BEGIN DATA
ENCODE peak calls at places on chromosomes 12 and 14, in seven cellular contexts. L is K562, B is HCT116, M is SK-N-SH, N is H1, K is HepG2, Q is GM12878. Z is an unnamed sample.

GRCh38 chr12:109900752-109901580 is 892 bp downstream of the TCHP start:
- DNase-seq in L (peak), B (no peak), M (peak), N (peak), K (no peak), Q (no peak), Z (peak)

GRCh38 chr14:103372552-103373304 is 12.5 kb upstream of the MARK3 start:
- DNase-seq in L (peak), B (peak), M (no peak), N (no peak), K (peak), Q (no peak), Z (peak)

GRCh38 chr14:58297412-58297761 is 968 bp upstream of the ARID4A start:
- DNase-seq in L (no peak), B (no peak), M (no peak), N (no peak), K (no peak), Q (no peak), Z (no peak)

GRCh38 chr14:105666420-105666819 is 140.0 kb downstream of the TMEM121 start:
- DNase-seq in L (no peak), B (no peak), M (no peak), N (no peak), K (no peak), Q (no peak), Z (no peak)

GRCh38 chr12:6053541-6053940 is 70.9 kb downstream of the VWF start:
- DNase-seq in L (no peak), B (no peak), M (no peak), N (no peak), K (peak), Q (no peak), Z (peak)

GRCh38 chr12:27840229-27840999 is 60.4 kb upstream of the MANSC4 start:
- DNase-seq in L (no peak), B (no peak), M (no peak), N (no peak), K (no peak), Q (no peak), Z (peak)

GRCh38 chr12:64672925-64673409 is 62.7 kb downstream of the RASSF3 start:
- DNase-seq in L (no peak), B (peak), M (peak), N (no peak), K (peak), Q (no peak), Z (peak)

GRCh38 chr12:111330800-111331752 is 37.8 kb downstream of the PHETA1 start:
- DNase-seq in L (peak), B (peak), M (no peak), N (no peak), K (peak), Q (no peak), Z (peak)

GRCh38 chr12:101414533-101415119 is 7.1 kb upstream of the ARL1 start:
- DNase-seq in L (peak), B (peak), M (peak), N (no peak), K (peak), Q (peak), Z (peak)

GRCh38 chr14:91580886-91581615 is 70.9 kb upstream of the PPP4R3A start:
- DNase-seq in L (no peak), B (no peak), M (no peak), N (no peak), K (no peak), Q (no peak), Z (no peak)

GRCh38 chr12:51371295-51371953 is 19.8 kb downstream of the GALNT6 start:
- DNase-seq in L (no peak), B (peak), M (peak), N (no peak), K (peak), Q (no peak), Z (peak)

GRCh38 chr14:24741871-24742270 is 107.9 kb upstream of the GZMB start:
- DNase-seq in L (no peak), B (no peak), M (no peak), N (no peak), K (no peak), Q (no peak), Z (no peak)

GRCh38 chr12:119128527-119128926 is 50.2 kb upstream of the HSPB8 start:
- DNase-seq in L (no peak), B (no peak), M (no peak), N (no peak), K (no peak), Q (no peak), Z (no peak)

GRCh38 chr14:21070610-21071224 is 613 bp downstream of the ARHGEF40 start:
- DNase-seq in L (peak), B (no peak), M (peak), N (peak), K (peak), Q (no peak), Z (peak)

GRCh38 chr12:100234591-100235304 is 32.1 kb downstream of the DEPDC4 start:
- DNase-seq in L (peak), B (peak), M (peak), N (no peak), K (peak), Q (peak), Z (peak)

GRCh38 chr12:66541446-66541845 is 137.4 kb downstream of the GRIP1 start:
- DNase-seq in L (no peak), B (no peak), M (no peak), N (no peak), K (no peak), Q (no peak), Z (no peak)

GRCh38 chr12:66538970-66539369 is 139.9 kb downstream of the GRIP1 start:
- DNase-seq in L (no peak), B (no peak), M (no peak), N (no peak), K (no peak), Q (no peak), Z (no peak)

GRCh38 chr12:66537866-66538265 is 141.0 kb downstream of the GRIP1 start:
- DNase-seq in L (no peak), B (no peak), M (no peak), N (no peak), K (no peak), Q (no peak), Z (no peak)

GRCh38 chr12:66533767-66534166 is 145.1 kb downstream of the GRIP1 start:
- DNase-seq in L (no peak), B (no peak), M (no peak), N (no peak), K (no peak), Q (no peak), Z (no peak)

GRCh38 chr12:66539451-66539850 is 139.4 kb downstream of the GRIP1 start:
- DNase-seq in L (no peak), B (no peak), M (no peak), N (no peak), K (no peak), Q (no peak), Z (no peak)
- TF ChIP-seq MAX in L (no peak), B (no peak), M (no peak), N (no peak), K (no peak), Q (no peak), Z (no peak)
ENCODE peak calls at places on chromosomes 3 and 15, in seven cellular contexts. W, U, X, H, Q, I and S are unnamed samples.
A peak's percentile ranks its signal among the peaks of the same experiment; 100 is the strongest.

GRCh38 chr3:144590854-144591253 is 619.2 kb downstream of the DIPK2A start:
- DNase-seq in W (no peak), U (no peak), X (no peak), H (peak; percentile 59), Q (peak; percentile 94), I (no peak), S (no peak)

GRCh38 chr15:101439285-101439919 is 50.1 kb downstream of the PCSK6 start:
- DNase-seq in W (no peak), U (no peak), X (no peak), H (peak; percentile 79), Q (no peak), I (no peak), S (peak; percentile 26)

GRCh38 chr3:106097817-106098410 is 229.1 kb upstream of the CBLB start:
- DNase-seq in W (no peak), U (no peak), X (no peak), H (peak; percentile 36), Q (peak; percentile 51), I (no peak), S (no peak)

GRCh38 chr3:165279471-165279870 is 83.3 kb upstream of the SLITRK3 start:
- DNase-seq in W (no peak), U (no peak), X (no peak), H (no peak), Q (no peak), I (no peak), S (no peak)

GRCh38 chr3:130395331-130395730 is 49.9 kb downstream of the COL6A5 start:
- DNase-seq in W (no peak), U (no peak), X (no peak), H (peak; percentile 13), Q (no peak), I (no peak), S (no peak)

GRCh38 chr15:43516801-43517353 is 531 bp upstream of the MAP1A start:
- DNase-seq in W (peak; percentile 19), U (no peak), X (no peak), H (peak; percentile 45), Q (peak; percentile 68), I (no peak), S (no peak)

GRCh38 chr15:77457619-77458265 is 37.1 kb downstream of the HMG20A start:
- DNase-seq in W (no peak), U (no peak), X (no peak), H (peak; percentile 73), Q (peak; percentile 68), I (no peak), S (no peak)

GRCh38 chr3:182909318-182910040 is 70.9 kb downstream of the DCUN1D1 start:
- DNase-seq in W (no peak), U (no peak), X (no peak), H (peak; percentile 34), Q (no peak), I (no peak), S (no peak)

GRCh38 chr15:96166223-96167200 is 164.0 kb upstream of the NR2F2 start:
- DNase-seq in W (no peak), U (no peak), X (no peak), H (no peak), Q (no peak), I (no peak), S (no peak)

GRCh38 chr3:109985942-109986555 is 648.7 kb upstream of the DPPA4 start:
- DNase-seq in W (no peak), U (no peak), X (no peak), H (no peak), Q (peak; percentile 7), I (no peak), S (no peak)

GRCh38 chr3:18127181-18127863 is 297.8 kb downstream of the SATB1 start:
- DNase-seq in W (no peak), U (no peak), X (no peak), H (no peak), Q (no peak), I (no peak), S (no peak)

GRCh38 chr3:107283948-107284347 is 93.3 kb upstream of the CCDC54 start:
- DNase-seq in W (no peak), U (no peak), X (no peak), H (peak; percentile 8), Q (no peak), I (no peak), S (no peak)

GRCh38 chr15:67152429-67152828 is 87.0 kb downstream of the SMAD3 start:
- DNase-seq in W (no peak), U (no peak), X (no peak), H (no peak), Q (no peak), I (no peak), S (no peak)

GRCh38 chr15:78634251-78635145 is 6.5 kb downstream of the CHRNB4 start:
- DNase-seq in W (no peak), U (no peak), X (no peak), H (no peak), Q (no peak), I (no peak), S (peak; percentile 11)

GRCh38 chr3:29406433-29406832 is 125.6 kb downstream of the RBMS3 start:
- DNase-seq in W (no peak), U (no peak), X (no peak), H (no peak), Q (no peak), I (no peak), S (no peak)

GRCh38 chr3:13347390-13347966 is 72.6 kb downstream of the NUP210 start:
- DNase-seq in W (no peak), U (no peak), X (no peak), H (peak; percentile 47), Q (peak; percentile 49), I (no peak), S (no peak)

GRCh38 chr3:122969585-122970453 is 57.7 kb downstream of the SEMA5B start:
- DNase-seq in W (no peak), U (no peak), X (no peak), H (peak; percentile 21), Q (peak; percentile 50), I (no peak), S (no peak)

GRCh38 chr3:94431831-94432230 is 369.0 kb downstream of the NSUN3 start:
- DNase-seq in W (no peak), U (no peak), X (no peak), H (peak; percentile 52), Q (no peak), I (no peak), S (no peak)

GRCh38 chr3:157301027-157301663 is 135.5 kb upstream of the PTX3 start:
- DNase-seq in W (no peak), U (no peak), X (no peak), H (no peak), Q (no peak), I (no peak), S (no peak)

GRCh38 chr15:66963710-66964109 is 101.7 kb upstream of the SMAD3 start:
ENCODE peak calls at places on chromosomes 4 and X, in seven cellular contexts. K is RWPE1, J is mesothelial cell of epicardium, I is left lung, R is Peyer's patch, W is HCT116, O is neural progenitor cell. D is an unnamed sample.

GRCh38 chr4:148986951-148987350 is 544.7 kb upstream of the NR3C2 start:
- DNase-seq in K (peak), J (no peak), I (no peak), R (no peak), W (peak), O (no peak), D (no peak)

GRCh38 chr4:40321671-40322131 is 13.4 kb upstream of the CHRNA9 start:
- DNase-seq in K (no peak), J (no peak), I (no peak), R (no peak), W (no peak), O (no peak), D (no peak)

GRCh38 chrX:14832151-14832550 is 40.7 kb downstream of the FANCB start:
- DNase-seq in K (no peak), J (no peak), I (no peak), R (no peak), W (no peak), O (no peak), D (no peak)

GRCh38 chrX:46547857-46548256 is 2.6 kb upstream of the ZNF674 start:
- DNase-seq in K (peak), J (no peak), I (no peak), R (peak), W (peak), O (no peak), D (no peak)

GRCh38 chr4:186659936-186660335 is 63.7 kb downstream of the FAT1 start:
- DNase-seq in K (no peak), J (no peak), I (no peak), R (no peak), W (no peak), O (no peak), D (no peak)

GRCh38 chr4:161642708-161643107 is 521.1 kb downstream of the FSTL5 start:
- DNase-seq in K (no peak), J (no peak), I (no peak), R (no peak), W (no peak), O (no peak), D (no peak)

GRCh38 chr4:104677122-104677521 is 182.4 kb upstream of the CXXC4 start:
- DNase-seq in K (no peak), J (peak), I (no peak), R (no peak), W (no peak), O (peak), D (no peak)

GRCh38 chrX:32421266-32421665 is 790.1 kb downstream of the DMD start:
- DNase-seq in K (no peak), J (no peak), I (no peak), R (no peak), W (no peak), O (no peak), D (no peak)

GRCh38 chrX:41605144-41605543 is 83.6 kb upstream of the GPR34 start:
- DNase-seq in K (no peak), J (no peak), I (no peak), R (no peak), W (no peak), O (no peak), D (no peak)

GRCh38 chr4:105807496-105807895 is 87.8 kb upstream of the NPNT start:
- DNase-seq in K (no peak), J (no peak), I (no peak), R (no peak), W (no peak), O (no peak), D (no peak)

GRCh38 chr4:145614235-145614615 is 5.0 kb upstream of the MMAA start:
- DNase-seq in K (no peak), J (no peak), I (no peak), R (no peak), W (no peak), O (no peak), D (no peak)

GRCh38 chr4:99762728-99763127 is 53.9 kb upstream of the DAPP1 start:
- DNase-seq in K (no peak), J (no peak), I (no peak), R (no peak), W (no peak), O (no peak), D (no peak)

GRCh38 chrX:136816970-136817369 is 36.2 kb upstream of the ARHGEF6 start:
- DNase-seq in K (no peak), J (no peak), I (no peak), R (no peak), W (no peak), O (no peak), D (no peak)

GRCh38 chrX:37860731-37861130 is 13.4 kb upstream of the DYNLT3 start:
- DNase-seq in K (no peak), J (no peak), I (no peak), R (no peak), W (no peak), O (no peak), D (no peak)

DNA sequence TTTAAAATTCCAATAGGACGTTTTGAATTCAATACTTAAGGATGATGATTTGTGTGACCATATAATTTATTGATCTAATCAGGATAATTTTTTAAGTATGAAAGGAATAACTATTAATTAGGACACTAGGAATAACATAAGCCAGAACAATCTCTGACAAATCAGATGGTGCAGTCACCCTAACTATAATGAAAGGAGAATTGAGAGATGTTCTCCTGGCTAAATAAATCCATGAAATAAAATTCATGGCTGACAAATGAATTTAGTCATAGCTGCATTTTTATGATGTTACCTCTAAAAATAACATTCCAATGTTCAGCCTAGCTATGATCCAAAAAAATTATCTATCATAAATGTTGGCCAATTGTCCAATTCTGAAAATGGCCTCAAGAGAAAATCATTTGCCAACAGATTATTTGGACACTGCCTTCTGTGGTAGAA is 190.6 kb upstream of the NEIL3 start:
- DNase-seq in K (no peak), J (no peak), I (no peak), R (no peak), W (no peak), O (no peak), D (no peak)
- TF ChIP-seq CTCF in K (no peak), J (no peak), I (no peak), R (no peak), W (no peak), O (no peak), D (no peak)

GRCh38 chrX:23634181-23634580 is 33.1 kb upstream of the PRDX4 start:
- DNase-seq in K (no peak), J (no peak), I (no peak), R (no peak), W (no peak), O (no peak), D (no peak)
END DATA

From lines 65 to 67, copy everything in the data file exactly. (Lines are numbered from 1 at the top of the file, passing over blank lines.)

GRCh38 chr3:18127181-18127863 is 297.8 kb downstream of the SATB1 start:
- DNase-seq in W (no peak), U (no peak), X (no peak), H (no peak), Q (no peak), I (no peak), S (no peak)

GRCh38 chr3:107283948-107284347 is 93.3 kb upstream of the CCDC54 start: